The Summer 2016 Anime Preview Guide
How would you rate episode 1 of
Ange Vierge ?
What is this?
There are actually four other worlds in existence alongside our own Earth, known as the Blue World: Terra Rubili Aurora, the Red World, Darkness Embrace, the Black World, Grunesilt, the Green World, and System White Egma, the White World. Each of these places has a specialty, such as the White World's advanced technology or the Black World's magic. They are bound together by the Halo but unaware of each other's existences, until the Ouroboros attack and threaten to bring about World End, the destruction of all five worlds. Suddenly, girls on all five worlds begin developing special powers known as “exceed,” with some becoming “α drivers,” who can link with the others to provide power. Now the girls with powers, called “Progress,” are all brought together on an Earth island to save all of the worlds, but they must work together to raise their levels of power first. Ange Vierge is based on a trading card game and can be found streaming on Crunchyroll, Saturdays at 2:00 PM EST.
How was the first episode?
Based on a trading card game, Ange Vierge slots directly into the Strike Witches/Vividred Operation lineage of anime - shows dedicated to flying girls, nebulous bad guys, and a whole lot of fanservice. This first episode features plenty of all three, along with a whole boatload of graceless exposition. None of that would make Ange Vierge a particularly unique show, but Ange Vierge does have one unique trick up its sleeve - its absolute dedication to the bath as venue for every single scene imaginable.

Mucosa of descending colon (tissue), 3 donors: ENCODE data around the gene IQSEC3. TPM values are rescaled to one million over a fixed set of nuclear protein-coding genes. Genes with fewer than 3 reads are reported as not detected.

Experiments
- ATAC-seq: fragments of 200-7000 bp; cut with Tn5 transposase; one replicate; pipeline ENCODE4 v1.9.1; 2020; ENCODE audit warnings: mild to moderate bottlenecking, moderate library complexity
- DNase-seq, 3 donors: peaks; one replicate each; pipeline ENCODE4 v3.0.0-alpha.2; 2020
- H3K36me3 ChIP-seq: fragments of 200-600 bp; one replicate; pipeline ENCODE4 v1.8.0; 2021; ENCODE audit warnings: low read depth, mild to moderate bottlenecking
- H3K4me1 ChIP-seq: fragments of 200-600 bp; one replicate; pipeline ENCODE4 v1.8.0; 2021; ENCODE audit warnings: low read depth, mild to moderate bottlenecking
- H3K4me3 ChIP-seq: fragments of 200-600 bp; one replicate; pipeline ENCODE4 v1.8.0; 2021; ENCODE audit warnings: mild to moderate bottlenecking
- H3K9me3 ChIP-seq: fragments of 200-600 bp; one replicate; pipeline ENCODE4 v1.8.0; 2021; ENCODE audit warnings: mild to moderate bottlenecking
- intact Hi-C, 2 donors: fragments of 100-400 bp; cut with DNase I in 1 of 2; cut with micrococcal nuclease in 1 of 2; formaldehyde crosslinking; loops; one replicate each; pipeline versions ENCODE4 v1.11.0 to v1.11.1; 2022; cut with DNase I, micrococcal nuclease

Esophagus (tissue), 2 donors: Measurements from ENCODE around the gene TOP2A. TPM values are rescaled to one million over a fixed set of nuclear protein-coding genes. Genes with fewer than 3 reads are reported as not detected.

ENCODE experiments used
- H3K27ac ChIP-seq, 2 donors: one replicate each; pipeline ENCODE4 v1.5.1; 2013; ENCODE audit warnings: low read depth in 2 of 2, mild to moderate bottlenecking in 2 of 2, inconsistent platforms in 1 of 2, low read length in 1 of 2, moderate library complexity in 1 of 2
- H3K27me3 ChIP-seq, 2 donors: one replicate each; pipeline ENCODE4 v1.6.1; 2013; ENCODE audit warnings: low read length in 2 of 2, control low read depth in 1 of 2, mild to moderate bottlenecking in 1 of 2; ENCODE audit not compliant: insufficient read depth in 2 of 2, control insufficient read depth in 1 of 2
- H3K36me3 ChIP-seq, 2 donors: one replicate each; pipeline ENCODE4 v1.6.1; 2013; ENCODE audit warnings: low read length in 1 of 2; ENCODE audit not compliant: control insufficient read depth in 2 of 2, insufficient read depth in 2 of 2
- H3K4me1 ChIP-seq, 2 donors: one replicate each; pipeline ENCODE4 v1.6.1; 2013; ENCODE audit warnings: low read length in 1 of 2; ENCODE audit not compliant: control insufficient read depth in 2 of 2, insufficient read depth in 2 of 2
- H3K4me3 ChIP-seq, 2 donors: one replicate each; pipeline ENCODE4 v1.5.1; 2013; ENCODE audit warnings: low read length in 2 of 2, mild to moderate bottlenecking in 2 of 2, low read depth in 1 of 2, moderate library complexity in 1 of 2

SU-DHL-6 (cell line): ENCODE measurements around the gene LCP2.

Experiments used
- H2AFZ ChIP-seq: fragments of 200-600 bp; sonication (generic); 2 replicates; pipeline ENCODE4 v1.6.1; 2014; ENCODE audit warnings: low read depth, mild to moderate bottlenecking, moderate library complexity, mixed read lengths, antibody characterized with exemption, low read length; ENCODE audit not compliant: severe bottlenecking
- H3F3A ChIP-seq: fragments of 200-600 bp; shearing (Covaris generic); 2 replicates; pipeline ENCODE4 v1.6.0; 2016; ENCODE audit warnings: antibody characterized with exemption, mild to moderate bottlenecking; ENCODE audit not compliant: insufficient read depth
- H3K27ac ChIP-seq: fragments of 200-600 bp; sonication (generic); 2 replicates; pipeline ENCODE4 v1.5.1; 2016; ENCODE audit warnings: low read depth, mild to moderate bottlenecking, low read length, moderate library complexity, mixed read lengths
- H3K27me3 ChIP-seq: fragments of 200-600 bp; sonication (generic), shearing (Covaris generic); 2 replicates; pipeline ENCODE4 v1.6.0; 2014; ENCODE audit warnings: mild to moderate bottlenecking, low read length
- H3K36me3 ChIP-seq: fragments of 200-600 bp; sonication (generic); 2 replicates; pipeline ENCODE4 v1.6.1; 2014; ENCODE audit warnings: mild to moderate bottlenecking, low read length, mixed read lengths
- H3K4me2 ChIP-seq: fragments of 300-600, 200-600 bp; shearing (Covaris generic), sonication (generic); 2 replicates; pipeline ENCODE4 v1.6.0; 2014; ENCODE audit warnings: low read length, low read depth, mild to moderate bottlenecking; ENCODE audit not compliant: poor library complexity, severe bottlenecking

Ange Vierge's heroines spend a good two-thirds of this episode naked and in the bath, as they recollect their first battle, get in fights, find conviction in their rivals, and ultimately challenge their betters to a sparring match. The establishment of character archetypes takes place in the bath. The high-level battle debriefing takes place in the bath, as the naked cute girl council discuss the potential of our heroes. Hot-headed heroine Saya gets mad at her partner, leaves the bath, and then goes to a different bath, where she is comforted by the equally naked student council president. I am very confident those bright “please buy the bluray” light beams actually got more screentime than any one of Ange Vierge's actual characters.